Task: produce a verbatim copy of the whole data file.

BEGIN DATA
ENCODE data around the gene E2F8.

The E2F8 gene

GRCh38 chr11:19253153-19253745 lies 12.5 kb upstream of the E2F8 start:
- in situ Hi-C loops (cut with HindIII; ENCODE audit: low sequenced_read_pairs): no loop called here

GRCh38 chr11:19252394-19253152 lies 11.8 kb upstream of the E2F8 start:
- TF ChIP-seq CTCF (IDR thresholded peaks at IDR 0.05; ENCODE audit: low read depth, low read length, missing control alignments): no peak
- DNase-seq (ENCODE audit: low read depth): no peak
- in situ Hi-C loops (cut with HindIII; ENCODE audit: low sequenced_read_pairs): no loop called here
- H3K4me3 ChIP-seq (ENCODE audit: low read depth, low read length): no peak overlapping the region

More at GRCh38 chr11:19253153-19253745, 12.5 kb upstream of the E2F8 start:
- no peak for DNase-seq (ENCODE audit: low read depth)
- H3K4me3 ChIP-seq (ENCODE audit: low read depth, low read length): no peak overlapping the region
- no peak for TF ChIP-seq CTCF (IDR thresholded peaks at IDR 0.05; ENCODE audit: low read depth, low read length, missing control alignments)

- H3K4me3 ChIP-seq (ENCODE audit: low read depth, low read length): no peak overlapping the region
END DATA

ENCODE data around the gene E2F8.

The E2F8 gene

GRCh38 chr11:19253153-19253745 lies 12.5 kb upstream of the E2F8 start:
- in situ Hi-C loops (cut with HindIII; ENCODE audit: low sequenced_read_pairs): no loop called here

GRCh38 chr11:19252394-19253152 lies 11.8 kb upstream of the E2F8 start:
- TF ChIP-seq CTCF (IDR thresholded peaks at IDR 0.05; ENCODE audit: low read depth, low read length, missing control alignments): no peak
- DNase-seq (ENCODE audit: low read depth): no peak
- in situ Hi-C loops (cut with HindIII; ENCODE audit: low sequenced_read_pairs): no loop called here
- H3K4me3 ChIP-seq (ENCODE audit: low read depth, low read length): no peak overlapping the region

More at GRCh38 chr11:19253153-19253745, 12.5 kb upstream of the E2F8 start:
- no peak for DNase-seq (ENCODE audit: low read depth)
- H3K4me3 ChIP-seq (ENCODE audit: low read depth, low read length): no peak overlapping the region
- no peak for TF ChIP-seq CTCF (IDR thresholded peaks at IDR 0.05; ENCODE audit: low read depth, low read length, missing control alignments)

- H3K4me3 ChIP-seq (ENCODE audit: low read depth, low read length): no peak overlapping the region